Asia Pacific Focus

China and the EU meet virtually for talks
Asia Pacific Focus

China and the EU meet virtually for talks

The talks will be aimed at cooling some of the tensions from the previous months surrounding the pandemic, Hong Kong and investments.

The EU and China are sitting down together for the first time since their relationship turned sour in the wake of the global pandemic, when Brussels accused Beijing of misinformation surrounding the COVID-19 crisis.

Beijing is still smarting from the fact that the EU called for an independent probe into the origins and spread of the coronavirus. Its 27 members co-sponsored a resolution that was submitted to the WHO’s decision-making body. Many other countries threw their weight behind the resolution.

The EU has also been under pressure from the US, asking it to take a tougher stand on China. Besides, EU officials have said that China is using social media to spread fake news about Europe’s handling of the crisis. China has, of course, been denying all these allegations and maintains that it has been transparent in sharing information.

European Commission President Ursula von der Leyen and European Council President Charles Michel will hold video conferences with Chinese Premier Li Keqiang and President Xi Jinping today on several issues. No statement is expected to be released after the meet.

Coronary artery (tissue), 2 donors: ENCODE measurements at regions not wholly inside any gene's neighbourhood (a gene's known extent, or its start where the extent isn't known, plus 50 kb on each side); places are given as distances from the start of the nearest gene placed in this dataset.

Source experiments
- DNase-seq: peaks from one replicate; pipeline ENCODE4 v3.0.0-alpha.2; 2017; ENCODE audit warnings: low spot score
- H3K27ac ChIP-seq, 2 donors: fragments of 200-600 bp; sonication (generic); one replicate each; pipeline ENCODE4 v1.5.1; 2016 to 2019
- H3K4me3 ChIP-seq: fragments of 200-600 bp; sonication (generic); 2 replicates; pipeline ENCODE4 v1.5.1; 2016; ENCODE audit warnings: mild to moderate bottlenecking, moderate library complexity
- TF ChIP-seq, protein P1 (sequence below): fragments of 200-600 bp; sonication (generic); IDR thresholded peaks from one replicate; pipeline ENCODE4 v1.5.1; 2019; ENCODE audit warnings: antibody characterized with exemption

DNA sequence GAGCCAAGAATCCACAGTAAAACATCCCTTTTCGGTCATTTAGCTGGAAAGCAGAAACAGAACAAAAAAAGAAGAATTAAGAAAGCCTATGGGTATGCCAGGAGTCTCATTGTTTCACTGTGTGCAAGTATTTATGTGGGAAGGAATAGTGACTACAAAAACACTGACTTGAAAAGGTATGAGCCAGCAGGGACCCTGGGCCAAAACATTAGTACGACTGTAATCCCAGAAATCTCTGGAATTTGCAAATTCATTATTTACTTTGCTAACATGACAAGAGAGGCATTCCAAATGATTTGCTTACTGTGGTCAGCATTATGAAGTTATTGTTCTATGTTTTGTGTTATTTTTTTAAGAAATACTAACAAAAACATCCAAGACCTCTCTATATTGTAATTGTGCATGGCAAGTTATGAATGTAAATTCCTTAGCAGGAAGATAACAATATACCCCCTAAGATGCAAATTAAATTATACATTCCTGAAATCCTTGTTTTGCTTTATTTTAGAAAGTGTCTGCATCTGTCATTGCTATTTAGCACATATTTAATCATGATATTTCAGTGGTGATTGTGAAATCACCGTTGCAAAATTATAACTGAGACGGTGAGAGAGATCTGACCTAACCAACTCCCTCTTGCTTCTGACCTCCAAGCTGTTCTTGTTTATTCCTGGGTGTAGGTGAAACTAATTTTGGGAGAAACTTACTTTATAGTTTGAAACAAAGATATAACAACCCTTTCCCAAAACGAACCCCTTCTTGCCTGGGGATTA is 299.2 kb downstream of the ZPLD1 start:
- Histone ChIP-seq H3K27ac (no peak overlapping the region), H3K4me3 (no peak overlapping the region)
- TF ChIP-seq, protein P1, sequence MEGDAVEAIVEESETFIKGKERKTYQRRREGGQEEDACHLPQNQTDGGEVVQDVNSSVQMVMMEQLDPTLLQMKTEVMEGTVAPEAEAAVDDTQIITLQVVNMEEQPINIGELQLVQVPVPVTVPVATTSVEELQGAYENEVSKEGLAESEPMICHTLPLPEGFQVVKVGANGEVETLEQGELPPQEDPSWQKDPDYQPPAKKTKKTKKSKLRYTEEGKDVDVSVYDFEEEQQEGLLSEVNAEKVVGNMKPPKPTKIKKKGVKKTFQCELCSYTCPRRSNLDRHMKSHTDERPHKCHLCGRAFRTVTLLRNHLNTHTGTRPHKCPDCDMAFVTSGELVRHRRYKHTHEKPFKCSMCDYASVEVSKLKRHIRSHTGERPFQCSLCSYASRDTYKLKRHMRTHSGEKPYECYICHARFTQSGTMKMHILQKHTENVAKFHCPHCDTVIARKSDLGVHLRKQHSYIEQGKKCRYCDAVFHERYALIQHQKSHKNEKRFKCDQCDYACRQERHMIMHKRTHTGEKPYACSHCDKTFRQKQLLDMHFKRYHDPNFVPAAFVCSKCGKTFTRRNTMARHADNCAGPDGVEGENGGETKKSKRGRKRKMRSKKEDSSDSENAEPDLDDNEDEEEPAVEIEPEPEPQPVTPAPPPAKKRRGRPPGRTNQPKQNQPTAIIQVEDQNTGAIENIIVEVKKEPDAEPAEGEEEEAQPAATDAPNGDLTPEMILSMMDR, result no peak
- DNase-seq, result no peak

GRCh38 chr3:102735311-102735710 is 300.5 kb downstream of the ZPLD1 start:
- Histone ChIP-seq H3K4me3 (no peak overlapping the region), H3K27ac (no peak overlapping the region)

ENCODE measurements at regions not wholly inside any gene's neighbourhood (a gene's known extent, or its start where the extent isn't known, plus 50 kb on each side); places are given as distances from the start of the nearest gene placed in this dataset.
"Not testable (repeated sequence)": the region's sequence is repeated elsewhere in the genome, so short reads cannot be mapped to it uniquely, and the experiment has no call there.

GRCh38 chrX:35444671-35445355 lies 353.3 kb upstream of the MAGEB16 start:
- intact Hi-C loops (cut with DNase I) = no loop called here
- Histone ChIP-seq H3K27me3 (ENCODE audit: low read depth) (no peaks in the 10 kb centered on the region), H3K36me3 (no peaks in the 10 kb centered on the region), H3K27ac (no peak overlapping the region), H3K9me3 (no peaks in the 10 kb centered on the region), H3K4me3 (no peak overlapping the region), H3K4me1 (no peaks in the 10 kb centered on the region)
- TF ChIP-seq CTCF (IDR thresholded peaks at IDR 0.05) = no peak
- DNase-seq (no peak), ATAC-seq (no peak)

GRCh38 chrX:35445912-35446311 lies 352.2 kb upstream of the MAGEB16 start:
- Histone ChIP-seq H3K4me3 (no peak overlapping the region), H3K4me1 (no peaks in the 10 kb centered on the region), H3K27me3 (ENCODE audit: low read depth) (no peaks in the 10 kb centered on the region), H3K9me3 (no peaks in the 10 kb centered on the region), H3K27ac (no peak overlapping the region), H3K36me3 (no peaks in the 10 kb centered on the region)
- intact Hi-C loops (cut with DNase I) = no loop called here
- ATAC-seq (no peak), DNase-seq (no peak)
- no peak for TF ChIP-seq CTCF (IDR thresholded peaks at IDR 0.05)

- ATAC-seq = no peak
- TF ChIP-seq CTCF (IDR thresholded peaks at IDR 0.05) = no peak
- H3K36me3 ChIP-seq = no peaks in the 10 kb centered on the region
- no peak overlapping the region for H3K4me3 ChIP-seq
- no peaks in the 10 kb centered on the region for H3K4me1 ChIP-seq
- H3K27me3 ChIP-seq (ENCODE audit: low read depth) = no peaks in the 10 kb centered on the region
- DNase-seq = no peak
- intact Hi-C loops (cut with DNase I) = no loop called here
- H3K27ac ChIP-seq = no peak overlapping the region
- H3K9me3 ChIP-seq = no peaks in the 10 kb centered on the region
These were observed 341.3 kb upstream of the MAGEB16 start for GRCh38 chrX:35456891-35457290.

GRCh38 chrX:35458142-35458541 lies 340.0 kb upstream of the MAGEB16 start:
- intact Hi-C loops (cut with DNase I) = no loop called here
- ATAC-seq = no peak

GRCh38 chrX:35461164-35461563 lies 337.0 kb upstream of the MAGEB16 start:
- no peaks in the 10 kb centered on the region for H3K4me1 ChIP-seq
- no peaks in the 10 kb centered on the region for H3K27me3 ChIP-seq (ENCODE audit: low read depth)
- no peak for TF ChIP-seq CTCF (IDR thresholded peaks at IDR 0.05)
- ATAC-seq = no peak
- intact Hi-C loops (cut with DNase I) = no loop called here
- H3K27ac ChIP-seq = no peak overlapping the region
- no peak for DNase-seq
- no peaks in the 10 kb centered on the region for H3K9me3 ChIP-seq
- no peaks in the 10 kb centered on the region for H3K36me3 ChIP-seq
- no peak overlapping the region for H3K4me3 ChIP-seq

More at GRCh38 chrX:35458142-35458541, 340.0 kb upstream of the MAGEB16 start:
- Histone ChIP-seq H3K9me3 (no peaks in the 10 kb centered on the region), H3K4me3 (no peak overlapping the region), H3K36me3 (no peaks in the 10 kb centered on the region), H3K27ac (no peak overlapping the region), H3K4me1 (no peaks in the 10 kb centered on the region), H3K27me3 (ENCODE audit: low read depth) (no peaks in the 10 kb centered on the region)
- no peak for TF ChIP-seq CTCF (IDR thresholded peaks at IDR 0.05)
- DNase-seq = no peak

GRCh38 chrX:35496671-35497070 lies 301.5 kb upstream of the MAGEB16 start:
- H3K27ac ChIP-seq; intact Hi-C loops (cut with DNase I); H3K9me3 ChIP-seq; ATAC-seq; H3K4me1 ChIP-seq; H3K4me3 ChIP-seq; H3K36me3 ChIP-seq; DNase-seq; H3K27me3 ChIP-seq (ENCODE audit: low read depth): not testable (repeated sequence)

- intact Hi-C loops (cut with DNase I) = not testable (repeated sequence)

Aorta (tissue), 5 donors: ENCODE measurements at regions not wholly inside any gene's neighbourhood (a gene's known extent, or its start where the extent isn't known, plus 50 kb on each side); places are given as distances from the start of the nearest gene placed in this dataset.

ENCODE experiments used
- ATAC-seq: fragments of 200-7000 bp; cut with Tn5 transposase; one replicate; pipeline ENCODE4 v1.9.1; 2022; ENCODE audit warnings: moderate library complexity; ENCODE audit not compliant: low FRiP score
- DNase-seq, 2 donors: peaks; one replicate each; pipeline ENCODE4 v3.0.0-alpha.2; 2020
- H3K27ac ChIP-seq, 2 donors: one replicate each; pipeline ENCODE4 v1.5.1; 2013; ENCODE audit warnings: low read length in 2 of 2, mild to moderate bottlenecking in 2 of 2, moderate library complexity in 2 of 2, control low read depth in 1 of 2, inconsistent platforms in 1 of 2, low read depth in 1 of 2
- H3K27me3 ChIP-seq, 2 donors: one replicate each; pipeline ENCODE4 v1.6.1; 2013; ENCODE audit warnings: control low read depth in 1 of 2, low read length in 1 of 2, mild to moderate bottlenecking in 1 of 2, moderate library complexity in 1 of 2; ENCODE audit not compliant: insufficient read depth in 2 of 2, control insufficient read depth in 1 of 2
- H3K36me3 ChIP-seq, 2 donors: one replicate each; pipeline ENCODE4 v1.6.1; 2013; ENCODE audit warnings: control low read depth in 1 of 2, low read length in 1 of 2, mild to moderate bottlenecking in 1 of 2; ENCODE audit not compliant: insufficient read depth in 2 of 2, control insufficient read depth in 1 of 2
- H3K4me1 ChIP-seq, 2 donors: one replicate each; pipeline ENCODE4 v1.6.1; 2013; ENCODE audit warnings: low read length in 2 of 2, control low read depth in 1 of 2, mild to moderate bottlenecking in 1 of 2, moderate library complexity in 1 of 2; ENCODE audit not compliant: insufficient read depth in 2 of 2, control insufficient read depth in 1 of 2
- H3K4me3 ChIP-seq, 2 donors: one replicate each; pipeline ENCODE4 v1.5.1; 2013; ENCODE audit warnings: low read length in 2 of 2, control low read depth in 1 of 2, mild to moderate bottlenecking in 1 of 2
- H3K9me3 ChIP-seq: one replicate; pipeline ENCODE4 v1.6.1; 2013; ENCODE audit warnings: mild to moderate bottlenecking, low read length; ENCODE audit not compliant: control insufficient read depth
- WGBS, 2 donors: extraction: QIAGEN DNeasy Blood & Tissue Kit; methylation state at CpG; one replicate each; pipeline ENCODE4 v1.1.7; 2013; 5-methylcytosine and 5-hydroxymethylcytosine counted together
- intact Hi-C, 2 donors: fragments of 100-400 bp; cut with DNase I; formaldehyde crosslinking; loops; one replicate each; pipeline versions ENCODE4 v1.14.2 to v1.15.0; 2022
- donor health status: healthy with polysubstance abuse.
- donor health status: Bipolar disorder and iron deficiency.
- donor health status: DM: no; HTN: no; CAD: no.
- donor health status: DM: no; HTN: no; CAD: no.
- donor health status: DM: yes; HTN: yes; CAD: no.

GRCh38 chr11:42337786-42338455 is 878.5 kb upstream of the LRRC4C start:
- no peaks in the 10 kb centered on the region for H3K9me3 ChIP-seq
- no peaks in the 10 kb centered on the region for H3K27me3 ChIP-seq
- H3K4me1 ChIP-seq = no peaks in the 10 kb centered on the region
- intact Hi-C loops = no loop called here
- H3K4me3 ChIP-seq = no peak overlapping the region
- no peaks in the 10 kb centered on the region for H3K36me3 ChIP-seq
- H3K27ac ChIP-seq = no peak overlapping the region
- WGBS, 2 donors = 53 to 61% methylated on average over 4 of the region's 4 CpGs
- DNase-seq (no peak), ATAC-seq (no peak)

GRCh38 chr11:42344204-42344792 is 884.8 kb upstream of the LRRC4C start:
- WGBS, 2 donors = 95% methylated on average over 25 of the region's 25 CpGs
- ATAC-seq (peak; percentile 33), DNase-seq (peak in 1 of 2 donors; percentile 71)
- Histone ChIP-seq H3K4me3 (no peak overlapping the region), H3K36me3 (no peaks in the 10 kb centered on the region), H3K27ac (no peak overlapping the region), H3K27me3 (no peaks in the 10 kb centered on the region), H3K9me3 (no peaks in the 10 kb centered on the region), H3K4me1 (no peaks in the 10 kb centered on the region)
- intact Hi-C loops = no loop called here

There is much on the table apart from the coronavirus, problems that predate and follow the pandemic. The EU has expressed “grave concern” for the new security laws in Hong Kong, which according to activists and businesses will damage the semi-autonomous nature of the city and its role as a global financial hub. The EU passed a resolution condemning this which China has reacted angrily to. There are also concerns in the EU that Beijing will attempt to buy up European companies weakened by the coronavirus crisis. In new legislation, specifically targeting Chinese companies, the European Commission has said it will block foreign firms backed by heavy state subsidies from skewing competition in Europe. This comes at the back of European anger that the Chinese haven’t opened by their economy despite a 2019 agreement to do so.